Lloyd Peterson: A group of musicians from Chicago came together in the mid 1960's and formed the Association for the Advancement of Creative Musicians (AACM). Are there parallels in what all of you are trying to do but on an international level?

Peter Brotzmann: That's a question for you (Ken). I'm too old for that.

Ken Vandermark: The members of the AACM came from a different period and community along with a different set of politics, but I do feel a kinship with their self determination in organizing situations where they could perform within the context of what they chose for themselves. And my understanding is that the AACM was very, very organized and while I am trying to connect with the musicians and find a way for the music to work, they were very devoted to the community in a way that was exceptional. Part of my own personal interest is in trying to work in situations that are not just devoted to jazz, but it's also about being active in the process of trying to find the audience that is interested in the kind of music that we are doing.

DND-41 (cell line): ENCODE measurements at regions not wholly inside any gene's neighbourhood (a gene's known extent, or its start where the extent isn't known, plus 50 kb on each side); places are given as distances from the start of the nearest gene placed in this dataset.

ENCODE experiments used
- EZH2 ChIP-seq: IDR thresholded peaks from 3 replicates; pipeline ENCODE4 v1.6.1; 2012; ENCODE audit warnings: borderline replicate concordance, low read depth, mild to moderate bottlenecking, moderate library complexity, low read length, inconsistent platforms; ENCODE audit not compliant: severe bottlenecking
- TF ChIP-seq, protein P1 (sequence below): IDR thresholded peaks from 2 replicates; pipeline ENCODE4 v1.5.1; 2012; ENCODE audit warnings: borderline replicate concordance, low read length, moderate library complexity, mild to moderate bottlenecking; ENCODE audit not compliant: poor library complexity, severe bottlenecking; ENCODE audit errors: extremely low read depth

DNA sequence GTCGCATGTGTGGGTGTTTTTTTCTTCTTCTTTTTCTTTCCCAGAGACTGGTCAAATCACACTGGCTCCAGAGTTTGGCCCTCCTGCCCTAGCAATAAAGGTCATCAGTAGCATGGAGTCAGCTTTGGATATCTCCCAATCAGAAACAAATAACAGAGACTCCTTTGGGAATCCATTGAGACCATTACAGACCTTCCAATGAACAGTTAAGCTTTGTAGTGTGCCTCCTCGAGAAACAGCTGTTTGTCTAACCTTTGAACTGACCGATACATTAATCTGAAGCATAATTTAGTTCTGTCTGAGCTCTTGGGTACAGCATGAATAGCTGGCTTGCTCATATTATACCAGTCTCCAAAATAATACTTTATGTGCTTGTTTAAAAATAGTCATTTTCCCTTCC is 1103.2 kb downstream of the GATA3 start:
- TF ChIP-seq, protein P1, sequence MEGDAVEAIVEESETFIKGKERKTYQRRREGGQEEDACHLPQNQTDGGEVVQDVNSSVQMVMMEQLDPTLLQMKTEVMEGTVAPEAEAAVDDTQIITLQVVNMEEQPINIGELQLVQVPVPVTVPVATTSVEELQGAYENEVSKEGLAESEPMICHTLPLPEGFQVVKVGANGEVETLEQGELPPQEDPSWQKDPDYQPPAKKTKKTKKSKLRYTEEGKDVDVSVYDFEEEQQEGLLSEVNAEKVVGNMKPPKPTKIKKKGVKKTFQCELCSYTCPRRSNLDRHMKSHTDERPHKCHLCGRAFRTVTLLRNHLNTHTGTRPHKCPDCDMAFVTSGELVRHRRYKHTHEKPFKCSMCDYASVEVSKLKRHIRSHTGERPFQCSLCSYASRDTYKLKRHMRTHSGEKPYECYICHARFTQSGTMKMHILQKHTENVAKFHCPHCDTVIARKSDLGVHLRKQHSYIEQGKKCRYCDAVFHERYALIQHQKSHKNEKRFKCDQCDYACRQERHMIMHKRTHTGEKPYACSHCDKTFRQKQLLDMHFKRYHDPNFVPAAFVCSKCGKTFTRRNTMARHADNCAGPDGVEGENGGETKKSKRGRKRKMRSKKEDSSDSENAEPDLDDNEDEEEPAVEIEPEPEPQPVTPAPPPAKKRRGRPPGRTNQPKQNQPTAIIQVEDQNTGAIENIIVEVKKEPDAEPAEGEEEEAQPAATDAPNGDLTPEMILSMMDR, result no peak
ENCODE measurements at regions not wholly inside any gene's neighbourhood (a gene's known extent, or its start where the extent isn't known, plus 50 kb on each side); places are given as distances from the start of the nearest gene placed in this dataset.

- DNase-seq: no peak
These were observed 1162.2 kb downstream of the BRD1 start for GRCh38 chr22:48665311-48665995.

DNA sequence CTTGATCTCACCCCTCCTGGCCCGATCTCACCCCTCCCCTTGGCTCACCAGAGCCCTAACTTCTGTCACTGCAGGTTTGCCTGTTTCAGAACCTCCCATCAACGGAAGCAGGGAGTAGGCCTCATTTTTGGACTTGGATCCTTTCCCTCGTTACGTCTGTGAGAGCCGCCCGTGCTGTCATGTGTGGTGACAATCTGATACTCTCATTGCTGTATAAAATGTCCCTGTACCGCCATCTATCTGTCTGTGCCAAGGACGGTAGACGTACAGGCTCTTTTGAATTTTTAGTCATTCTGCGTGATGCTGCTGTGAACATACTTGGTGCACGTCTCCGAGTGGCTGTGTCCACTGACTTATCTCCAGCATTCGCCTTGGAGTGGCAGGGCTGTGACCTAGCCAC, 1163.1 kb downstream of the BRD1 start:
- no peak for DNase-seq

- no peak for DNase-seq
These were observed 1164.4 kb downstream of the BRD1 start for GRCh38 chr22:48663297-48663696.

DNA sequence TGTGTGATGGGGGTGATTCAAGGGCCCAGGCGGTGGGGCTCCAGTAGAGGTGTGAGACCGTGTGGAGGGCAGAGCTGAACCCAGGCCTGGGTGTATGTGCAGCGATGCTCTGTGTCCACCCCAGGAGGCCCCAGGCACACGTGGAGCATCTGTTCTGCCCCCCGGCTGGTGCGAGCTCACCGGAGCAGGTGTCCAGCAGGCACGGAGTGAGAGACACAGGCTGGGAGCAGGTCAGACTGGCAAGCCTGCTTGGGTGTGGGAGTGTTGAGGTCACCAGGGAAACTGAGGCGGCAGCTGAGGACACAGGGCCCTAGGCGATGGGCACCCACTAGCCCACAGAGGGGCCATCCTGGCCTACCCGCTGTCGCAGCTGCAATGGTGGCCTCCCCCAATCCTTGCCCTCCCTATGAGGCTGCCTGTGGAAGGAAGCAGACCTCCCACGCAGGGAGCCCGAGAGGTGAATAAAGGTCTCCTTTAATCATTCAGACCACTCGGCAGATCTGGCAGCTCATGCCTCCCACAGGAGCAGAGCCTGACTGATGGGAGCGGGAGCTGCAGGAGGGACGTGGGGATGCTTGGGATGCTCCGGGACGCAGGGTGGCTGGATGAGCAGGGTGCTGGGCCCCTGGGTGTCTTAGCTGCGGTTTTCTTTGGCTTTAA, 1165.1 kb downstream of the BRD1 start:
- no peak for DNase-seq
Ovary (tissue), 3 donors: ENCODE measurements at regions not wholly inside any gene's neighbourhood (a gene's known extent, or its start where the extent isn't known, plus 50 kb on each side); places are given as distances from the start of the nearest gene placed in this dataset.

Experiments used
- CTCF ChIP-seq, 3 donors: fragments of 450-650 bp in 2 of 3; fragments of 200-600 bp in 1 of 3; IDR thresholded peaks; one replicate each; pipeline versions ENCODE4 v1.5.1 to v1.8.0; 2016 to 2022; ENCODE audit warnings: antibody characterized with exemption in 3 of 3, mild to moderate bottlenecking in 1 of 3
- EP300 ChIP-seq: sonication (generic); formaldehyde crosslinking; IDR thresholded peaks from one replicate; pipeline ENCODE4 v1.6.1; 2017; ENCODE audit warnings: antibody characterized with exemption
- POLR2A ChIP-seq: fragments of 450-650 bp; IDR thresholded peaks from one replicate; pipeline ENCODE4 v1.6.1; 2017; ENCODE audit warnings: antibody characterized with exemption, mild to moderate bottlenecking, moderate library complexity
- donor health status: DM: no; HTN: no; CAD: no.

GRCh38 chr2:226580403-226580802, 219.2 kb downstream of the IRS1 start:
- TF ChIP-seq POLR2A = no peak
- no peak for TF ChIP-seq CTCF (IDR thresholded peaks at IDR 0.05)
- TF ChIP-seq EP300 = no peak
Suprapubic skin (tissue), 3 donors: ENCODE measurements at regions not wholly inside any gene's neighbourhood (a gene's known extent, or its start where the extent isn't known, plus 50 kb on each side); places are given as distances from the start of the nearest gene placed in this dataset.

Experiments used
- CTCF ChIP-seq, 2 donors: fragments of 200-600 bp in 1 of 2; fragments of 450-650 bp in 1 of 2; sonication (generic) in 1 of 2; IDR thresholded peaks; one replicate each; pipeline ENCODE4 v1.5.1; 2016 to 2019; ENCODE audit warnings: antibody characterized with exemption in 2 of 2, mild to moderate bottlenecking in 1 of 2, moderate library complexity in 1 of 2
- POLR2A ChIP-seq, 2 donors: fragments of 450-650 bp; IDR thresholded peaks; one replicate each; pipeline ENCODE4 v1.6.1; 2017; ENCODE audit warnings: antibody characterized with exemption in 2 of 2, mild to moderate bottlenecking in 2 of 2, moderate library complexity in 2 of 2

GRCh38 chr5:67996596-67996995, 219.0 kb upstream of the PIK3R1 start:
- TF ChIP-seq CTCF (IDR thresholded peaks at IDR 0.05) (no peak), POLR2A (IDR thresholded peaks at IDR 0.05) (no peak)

PB: I first met the guys in the AACM about 1969 at a festival in Frankfurt, Germany and from the very beginning; their primary objective was in getting work. They built up a community thatwas able to take care of all social aspects of life and as Europeans; we didn't have to worry about that. And I don't think the white middle class American had to but I'm sure that the Black guy, besides getting work; had to worry about making life a little bit more comfortable and a bit more secure for all of the members of the community. That was my impression from the very beginning and it has always come back to getting work. If there is work, then all of the other questions can be resolved.

LP: I sense a very strong passionate commitment and a certain attitude towards the music from all of you when you perform. I also sense a bond. Musicians talk about playing as if there is no tomorrow but you guys play like your life depends on it. Is this ever discussed?

Mats Gustafsson: We don't ever discuss it. (laughs)